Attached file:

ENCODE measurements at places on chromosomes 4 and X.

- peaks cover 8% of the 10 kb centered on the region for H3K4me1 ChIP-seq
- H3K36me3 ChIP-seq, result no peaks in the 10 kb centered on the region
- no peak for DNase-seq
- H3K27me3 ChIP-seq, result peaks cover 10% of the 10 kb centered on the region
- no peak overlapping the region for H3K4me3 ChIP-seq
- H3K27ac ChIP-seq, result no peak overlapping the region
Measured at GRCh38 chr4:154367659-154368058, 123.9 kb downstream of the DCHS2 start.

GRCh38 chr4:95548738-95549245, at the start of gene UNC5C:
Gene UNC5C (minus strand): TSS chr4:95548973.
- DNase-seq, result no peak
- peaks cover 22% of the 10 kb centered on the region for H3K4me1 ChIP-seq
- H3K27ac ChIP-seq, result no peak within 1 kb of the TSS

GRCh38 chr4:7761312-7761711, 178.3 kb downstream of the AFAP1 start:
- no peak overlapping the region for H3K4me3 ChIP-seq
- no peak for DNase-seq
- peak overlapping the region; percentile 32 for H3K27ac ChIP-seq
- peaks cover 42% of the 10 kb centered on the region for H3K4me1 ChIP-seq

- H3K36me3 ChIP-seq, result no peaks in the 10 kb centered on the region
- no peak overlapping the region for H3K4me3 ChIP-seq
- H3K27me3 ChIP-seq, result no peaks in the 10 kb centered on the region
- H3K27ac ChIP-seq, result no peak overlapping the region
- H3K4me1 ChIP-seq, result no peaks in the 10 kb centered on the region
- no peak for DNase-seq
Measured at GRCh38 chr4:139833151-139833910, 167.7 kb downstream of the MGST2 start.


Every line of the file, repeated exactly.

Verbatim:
ENCODE measurements at places on chromosomes 4 and X.

- peaks cover 8% of the 10 kb centered on the region for H3K4me1 ChIP-seq
- H3K36me3 ChIP-seq, result no peaks in the 10 kb centered on the region
- no peak for DNase-seq
- H3K27me3 ChIP-seq, result peaks cover 10% of the 10 kb centered on the region
- no peak overlapping the region for H3K4me3 ChIP-seq
- H3K27ac ChIP-seq, result no peak overlapping the region
Measured at GRCh38 chr4:154367659-154368058, 123.9 kb downstream of the DCHS2 start.

GRCh38 chr4:95548738-95549245, at the start of gene UNC5C:
Gene UNC5C (minus strand): TSS chr4:95548973.
- DNase-seq, result no peak
- peaks cover 22% of the 10 kb centered on the region for H3K4me1 ChIP-seq
- H3K27ac ChIP-seq, result no peak within 1 kb of the TSS

GRCh38 chr4:7761312-7761711, 178.3 kb downstream of the AFAP1 start:
- no peak overlapping the region for H3K4me3 ChIP-seq
- no peak for DNase-seq
- peak overlapping the region; percentile 32 for H3K27ac ChIP-seq
- peaks cover 42% of the 10 kb centered on the region for H3K4me1 ChIP-seq

- H3K36me3 ChIP-seq, result no peaks in the 10 kb centered on the region
- no peak overlapping the region for H3K4me3 ChIP-seq
- H3K27me3 ChIP-seq, result no peaks in the 10 kb centered on the region
- H3K27ac ChIP-seq, result no peak overlapping the region
- H3K4me1 ChIP-seq, result no peaks in the 10 kb centered on the region
- no peak for DNase-seq
Measured at GRCh38 chr4:139833151-139833910, 167.7 kb downstream of the MGST2 start.